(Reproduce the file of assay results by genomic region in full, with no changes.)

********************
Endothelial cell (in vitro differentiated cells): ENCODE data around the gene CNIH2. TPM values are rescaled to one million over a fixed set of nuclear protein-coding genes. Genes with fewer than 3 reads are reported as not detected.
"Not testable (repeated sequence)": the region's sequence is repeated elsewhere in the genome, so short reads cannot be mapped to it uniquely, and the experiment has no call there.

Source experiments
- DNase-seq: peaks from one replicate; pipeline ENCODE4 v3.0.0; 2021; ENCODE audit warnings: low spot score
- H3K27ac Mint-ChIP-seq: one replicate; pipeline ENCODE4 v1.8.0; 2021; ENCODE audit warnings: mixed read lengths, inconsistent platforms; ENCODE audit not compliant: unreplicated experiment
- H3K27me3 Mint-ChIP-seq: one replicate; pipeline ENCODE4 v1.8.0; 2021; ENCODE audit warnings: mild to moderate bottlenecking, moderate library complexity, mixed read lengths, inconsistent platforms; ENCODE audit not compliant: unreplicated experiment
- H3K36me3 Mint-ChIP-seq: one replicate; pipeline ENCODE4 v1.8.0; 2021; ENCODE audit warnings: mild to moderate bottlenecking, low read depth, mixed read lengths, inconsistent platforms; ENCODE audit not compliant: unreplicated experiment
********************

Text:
Endothelial cell (in vitro differentiated cells): ENCODE data around the gene CNIH2. TPM values are rescaled to one million over a fixed set of nuclear protein-coding genes. Genes with fewer than 3 reads are reported as not detected.
"Not testable (repeated sequence)": the region's sequence is repeated elsewhere in the genome, so short reads cannot be mapped to it uniquely, and the experiment has no call there.

Source experiments
- DNase-seq: peaks from one replicate; pipeline ENCODE4 v3.0.0; 2021; ENCODE audit warnings: low spot score
- H3K27ac Mint-ChIP-seq: one replicate; pipeline ENCODE4 v1.8.0; 2021; ENCODE audit warnings: mixed read lengths, inconsistent platforms; ENCODE audit not compliant: unreplicated experiment
- H3K27me3 Mint-ChIP-seq: one replicate; pipeline ENCODE4 v1.8.0; 2021; ENCODE audit warnings: mild to moderate bottlenecking, moderate library complexity, mixed read lengths, inconsistent platforms; ENCODE audit not compliant: unreplicated experiment
- H3K36me3 Mint-ChIP-seq: one replicate; pipeline ENCODE4 v1.8.0; 2021; ENCODE audit warnings: mild to moderate bottlenecking, low read depth, mixed read lengths, inconsistent platforms; ENCODE audit not compliant: unreplicated experiment